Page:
ACFT Standards: Why the Army is using a Hex-bar to assess Soldiers' Strength
Updated: Aug 29, 2020
Response to the Army Combat Fitness Test (ACFT) is certainly polarizing, but it appears the ACFT and its logistical tail has reached cruising altitude and will touch down soon at an installation near you. If you’ve reluctantly chosen to move forward and train for the ACFT, or if you’re still miffed over the straight bar snub, this article is for you!
Here’s what you’ll learn in this post:
We’ll introduce a simple hypothesis for the Army’s hex-bar preference
We’ll review deadlift bro-science and the real peer-reviewed facts
We’ll tell you exactly what to do with all this information to improve yourself and your unit
We’ll even offer practical recommendations for how to train for the ACFT 3-repetition maximum deadlift (MDL) without any equipment at all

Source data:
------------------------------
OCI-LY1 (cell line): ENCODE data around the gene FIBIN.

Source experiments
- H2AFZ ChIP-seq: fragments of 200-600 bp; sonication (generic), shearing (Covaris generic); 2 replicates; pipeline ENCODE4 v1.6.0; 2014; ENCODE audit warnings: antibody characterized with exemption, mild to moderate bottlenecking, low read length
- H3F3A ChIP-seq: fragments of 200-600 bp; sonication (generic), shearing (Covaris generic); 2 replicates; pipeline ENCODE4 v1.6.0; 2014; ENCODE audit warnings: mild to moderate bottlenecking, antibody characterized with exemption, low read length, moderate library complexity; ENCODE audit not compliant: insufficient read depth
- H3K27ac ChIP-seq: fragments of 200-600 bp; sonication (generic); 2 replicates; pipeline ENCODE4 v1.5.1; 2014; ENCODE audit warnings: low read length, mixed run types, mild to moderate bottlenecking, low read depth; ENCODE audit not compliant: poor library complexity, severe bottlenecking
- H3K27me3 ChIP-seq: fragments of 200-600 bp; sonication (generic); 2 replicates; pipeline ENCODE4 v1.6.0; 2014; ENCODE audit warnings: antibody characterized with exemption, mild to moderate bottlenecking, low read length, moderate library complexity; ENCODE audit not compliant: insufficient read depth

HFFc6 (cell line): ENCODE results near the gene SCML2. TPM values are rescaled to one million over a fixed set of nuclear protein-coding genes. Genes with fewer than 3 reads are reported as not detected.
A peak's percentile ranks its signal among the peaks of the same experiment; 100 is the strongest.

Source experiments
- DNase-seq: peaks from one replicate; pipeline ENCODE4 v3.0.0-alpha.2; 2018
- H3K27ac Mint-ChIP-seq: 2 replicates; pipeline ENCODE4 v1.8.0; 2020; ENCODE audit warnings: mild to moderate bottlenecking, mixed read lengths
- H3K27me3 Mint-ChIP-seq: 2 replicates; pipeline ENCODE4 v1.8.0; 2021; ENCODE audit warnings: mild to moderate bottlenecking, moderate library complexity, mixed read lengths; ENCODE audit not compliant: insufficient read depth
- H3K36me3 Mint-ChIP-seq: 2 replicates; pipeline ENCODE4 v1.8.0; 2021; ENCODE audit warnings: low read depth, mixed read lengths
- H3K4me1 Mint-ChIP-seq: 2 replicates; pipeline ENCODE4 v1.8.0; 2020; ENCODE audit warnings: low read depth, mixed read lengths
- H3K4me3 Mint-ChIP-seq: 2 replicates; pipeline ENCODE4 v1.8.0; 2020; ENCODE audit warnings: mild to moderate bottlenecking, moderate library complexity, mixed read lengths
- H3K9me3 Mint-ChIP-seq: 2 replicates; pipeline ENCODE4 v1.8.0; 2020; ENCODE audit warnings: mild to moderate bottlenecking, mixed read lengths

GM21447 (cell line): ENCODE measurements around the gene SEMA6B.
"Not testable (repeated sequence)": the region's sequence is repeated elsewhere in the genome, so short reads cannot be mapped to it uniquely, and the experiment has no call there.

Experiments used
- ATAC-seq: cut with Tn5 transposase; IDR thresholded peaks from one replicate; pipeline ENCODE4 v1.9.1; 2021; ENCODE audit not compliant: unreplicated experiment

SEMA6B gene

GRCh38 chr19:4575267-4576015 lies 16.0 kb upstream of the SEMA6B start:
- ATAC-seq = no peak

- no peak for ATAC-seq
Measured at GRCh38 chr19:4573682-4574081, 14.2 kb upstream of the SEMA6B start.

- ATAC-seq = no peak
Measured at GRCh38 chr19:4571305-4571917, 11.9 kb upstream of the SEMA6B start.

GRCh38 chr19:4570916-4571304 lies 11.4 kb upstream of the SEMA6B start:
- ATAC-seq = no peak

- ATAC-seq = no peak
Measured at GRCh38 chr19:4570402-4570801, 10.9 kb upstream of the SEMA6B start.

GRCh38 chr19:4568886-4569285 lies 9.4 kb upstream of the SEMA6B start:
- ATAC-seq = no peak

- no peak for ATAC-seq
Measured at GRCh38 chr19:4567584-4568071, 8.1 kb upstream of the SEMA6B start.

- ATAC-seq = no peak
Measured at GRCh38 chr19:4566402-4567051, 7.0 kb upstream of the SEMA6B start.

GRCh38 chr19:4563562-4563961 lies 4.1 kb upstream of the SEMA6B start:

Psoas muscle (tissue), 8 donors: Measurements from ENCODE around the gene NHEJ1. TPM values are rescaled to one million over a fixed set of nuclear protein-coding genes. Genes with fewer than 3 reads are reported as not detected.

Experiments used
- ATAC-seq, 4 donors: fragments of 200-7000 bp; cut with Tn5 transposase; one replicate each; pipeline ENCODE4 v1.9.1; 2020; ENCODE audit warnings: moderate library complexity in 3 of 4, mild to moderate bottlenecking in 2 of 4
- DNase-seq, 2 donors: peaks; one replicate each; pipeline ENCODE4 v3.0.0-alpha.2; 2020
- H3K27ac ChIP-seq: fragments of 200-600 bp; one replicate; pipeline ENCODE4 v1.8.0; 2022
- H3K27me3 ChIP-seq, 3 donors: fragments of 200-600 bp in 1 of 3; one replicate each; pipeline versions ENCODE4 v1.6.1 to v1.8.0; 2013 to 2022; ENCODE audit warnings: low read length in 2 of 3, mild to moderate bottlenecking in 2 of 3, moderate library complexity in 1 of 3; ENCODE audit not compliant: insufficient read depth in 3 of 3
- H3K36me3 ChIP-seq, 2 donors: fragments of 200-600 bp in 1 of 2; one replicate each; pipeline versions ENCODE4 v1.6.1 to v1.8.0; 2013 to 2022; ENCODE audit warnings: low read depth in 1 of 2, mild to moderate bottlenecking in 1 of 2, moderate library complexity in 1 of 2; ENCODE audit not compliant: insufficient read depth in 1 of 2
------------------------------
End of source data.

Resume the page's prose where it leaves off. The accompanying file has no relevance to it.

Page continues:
Have you completed the last Army Physical Fitness Test (APFT) you’ll ever take?
On 1 October, 2020, the ACFT goes live. While the Army will still compel you to complete 2 minutes of push-ups and run 2 miles as quickly as possible, the sit-up will take its rightful place in history beside the strange knee rotation that crusty operations sergeant major still does every morning before PT.
Aside from replacing the sit-up with a meaningful measure of upper-body pulling strength and trunk stability, the six-event ACFT also introduces a non-trivial amount of equipment ($63.7M to be exact). After a contract dispute delayed initial delivery, mounds of hex-bars, bumper plates, kettlebells, and sleds are currently arriving to units nation-wide.